Yesterday, Le Devoir published an article in which students invited to ask questions to the Prime Minister in a run-up to the G8 and G20 meetings alleged that their questions, some of which included the topic of abortion, were re-written by the PMO's staff. This event was closely controlled and moderated by Senator Mike Duffy. The article's title, "Flagrant Case of Message Control in Ottawa", sums it up. The Conservatives seem to be losing control of the narrative, and this poll by Harris-Decima demonstrates why their position is problematic.

The question asked was "Do you strongly support, support, oppose, or strongly oppose a policy that would see Canada NOT fund agencies that provide abortion procedures in the developing world?"

The national result was that 58% of Canadians OPPOSED the government's current plan, compared to only 30% who support it. Only 9% "strongly support" it, compared to 29% who "strongly oppose" it.

Highest levels of support came in Alberta (33%), while the lowest results came in Atlantic Canada, British Columbia, and the Prairies (26%).

Highest levels of opposition came in British Columbia (67%) and Atlantic Canada (65%).

This 30% is below the Tories' current support level, which means it could act as a dead-weight for them, dragging them down. That highest levels of opposition came in British Columbia, a definite electoral battleground, should be especially problematic.

By party, we find that not even within their own ranks do Conservatives have majority support on the issue.While 40% of Conservative voters support the government's plan not to include this funding, 48% oppose it. For all of the other parties, a strong majority of voters oppose this plan.

The highest level of opposition comes from New Democratic supporters, where only 23% are in favour of this plan and fully 70% are against it. If opposition is highest in British Columbia and Atlantic Canada, this bodes well for the party, as these are two of the regions in which they need to do well.

Liberal supporters are less strongly against the plan, but still oppose it by a rate of 63%. Support is at 31%, while Bloc Québécois voters have a similar opinion, 29% in favour and 63% against.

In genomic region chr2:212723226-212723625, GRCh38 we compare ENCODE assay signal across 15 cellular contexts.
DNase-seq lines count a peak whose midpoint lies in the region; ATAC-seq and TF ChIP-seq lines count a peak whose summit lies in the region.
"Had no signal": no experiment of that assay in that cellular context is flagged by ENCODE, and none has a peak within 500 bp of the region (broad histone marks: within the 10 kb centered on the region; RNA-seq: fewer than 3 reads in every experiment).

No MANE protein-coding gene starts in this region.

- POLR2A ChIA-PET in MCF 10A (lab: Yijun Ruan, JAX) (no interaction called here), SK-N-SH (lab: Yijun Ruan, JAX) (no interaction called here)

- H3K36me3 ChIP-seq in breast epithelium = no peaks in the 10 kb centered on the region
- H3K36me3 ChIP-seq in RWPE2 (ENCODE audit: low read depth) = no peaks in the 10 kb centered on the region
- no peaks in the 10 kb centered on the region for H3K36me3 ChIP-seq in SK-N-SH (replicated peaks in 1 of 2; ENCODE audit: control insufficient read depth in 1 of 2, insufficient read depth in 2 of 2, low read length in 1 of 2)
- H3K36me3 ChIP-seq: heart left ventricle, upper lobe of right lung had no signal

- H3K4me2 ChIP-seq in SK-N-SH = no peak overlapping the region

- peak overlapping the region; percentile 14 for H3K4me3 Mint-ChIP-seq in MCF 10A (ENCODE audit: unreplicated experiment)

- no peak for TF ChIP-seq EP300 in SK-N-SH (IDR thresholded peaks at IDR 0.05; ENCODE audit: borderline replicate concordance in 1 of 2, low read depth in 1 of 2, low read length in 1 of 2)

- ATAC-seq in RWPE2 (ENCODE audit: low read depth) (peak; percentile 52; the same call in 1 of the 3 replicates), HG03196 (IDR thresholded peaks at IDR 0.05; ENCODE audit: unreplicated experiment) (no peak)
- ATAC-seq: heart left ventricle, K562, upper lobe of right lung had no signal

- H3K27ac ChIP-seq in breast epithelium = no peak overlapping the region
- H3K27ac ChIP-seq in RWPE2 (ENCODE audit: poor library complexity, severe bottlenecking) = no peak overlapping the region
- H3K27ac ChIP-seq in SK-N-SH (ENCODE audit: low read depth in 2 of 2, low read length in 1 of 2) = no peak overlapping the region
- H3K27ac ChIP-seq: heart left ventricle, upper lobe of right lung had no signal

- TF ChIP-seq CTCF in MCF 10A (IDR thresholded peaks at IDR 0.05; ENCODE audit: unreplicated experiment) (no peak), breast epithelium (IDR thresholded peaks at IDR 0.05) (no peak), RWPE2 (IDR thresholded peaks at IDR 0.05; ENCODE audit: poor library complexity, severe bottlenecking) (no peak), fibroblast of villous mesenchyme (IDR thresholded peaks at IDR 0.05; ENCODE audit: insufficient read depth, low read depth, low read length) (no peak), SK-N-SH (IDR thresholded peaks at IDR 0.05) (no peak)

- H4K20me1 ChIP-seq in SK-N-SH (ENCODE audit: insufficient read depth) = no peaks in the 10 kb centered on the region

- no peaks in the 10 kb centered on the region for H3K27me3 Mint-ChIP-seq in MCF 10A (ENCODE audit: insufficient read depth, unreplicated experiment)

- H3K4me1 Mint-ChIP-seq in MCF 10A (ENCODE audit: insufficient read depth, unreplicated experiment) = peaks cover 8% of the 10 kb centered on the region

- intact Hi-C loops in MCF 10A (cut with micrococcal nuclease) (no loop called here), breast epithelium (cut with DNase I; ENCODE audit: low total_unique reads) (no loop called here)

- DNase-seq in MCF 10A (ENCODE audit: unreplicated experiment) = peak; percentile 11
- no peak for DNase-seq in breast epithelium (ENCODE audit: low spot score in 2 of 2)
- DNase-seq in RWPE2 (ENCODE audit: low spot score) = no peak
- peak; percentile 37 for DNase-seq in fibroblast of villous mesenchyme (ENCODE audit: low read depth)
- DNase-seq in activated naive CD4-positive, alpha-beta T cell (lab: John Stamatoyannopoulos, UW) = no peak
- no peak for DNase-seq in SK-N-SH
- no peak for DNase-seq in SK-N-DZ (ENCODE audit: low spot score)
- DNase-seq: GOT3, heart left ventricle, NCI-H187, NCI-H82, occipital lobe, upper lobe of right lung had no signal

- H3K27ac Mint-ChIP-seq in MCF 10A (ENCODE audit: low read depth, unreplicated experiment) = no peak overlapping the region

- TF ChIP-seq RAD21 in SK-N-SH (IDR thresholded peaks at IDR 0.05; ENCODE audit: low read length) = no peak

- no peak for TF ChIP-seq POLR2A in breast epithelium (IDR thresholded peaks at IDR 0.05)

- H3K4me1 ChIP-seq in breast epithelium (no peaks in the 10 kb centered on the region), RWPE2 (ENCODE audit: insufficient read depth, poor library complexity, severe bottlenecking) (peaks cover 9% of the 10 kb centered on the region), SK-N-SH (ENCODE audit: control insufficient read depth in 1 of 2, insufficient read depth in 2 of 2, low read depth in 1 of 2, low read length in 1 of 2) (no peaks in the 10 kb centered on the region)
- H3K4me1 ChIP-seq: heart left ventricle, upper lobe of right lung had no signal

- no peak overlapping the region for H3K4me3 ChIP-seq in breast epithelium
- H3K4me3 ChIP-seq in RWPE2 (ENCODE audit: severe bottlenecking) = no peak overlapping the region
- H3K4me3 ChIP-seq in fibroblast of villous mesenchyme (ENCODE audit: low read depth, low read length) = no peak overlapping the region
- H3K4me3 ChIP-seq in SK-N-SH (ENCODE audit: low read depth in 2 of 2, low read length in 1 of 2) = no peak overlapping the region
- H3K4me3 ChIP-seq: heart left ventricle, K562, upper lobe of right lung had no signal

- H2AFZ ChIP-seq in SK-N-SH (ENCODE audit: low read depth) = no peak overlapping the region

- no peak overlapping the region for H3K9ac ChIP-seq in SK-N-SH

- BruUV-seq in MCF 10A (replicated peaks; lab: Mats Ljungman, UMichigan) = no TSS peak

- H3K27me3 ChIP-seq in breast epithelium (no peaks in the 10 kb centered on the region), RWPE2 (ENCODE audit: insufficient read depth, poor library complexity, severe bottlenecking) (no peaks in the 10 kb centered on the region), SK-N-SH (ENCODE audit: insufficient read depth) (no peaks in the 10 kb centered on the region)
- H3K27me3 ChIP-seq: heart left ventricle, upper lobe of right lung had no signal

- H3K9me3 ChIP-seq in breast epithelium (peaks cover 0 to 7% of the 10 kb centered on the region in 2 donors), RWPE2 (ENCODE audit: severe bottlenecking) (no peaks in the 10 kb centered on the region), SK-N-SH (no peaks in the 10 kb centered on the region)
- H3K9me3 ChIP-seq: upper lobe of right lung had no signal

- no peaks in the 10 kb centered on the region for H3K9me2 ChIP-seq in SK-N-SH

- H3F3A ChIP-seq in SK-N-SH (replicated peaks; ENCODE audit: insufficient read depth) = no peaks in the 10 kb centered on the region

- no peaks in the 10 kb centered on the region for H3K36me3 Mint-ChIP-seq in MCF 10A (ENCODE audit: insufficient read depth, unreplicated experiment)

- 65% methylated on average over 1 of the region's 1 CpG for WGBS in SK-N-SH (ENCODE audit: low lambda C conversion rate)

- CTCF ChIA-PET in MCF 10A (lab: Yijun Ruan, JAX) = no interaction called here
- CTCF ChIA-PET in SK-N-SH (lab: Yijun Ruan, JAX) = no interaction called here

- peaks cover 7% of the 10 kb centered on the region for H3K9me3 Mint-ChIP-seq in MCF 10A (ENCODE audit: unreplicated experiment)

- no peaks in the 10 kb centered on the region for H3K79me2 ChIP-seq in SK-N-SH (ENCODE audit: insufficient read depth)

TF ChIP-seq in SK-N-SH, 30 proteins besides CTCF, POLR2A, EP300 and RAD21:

Green voters, at 26% in favour and 67% against, are at a similar level as the NDP.

With this topic surely to be brought up at the G8 and G20 meetings, this issue will not go away any time soon. While I don't expect this to be a major factor in dragging down Conservative support in the near future, it is just one of many reasons why the Tories have been unable to move conclusively beyond 1 in 3 support in Canada.

Tuesday, May 18, 2010

New Harris-Decima Poll: 4-pt Conservative Lead

Harris-Decima has a new poll out, and it shows some growth for both the Liberals and the Conservatives at the expense of the New Democrats.Compared to Harris-Decima's last poll, taken between April 15 and April 25, this is a three point gain for the Conservatives, who now lead with 32%. The Liberals are up one to 28%, while the NDP is down three to 17%.

The Greens are down one to 11% and the Bloc Québécois is down one to 10%.

In Ontario, the Liberals have gained two points and lead with 38%. The Conservatives are also up, four points to 35%. The NDP is down five to 14% here.

In Quebec, the Bloc leads with 40% (down five), followed by the Liberals at 20% (down one) and the Conservatives at 14% (up four). The Greens are at 13% and the NDP is at 10%, down two.

In British Columbia, the Conservatives have re-gained the lead with a six point bump to 36%. The NDP is down one to 30% and the Liberals are down one to 20%. The Greens are down six to 12%.